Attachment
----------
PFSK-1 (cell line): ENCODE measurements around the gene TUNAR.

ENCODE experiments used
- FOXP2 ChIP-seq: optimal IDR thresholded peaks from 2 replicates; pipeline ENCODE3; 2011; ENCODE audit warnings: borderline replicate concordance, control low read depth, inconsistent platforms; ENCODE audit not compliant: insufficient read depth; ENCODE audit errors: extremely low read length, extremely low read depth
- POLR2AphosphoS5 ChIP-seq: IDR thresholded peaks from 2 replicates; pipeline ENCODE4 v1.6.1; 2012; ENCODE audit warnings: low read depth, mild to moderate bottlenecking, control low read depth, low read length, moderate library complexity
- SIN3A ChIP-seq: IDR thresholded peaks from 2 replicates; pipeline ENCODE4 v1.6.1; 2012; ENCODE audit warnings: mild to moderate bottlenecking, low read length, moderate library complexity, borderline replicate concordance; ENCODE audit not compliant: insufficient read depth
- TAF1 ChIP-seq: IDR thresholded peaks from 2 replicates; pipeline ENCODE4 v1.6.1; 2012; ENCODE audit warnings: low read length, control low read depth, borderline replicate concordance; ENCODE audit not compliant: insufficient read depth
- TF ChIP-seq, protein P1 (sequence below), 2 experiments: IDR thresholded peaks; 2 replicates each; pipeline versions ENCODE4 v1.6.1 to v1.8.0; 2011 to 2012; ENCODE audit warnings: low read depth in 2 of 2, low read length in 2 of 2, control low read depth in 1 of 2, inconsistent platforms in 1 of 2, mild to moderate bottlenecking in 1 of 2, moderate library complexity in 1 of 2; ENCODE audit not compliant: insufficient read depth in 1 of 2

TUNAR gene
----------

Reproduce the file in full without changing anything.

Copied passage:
PFSK-1 (cell line): ENCODE measurements around the gene TUNAR.

ENCODE experiments used
- FOXP2 ChIP-seq: optimal IDR thresholded peaks from 2 replicates; pipeline ENCODE3; 2011; ENCODE audit warnings: borderline replicate concordance, control low read depth, inconsistent platforms; ENCODE audit not compliant: insufficient read depth; ENCODE audit errors: extremely low read length, extremely low read depth
- POLR2AphosphoS5 ChIP-seq: IDR thresholded peaks from 2 replicates; pipeline ENCODE4 v1.6.1; 2012; ENCODE audit warnings: low read depth, mild to moderate bottlenecking, control low read depth, low read length, moderate library complexity
- SIN3A ChIP-seq: IDR thresholded peaks from 2 replicates; pipeline ENCODE4 v1.6.1; 2012; ENCODE audit warnings: mild to moderate bottlenecking, low read length, moderate library complexity, borderline replicate concordance; ENCODE audit not compliant: insufficient read depth
- TAF1 ChIP-seq: IDR thresholded peaks from 2 replicates; pipeline ENCODE4 v1.6.1; 2012; ENCODE audit warnings: low read length, control low read depth, borderline replicate concordance; ENCODE audit not compliant: insufficient read depth
- TF ChIP-seq, protein P1 (sequence below), 2 experiments: IDR thresholded peaks; 2 replicates each; pipeline versions ENCODE4 v1.6.1 to v1.8.0; 2011 to 2012; ENCODE audit warnings: low read depth in 2 of 2, low read length in 2 of 2, control low read depth in 1 of 2, inconsistent platforms in 1 of 2, mild to moderate bottlenecking in 1 of 2, moderate library complexity in 1 of 2; ENCODE audit not compliant: insufficient read depth in 1 of 2

TUNAR gene